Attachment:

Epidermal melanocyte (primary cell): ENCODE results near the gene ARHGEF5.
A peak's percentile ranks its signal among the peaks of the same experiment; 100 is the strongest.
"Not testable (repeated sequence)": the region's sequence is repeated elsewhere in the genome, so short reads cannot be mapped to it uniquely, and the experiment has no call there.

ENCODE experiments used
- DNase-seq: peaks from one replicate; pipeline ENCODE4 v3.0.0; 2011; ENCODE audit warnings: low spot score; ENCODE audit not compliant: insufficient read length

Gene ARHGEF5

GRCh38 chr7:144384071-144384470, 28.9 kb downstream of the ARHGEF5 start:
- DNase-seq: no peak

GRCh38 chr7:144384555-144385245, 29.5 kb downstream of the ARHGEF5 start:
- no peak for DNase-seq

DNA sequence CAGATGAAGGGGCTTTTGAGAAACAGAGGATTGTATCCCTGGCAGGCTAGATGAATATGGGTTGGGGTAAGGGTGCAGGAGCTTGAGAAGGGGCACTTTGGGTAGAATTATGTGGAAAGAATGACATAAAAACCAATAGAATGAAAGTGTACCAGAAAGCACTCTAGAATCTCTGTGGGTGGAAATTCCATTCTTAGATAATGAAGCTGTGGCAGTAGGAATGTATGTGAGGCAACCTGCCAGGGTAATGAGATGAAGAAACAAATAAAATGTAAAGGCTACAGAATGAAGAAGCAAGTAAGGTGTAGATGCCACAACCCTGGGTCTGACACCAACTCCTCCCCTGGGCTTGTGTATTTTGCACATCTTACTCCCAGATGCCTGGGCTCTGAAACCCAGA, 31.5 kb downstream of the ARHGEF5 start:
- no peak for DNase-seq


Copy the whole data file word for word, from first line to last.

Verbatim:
Epidermal melanocyte (primary cell): ENCODE results near the gene ARHGEF5.
A peak's percentile ranks its signal among the peaks of the same experiment; 100 is the strongest.
"Not testable (repeated sequence)": the region's sequence is repeated elsewhere in the genome, so short reads cannot be mapped to it uniquely, and the experiment has no call there.

ENCODE experiments used
- DNase-seq: peaks from one replicate; pipeline ENCODE4 v3.0.0; 2011; ENCODE audit warnings: low spot score; ENCODE audit not compliant: insufficient read length

Gene ARHGEF5

GRCh38 chr7:144384071-144384470, 28.9 kb downstream of the ARHGEF5 start:
- DNase-seq: no peak

GRCh38 chr7:144384555-144385245, 29.5 kb downstream of the ARHGEF5 start:
- no peak for DNase-seq

DNA sequence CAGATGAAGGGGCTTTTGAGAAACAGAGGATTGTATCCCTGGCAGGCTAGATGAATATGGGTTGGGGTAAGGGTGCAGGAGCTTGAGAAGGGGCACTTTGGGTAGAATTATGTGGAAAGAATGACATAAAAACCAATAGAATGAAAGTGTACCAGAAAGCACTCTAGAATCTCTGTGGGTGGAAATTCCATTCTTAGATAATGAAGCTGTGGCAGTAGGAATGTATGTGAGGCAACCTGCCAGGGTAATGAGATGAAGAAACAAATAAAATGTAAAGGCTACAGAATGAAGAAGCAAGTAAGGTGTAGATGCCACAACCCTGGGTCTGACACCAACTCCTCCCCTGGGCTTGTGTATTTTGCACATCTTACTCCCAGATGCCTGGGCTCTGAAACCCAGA, 31.5 kb downstream of the ARHGEF5 start:
- no peak for DNase-seq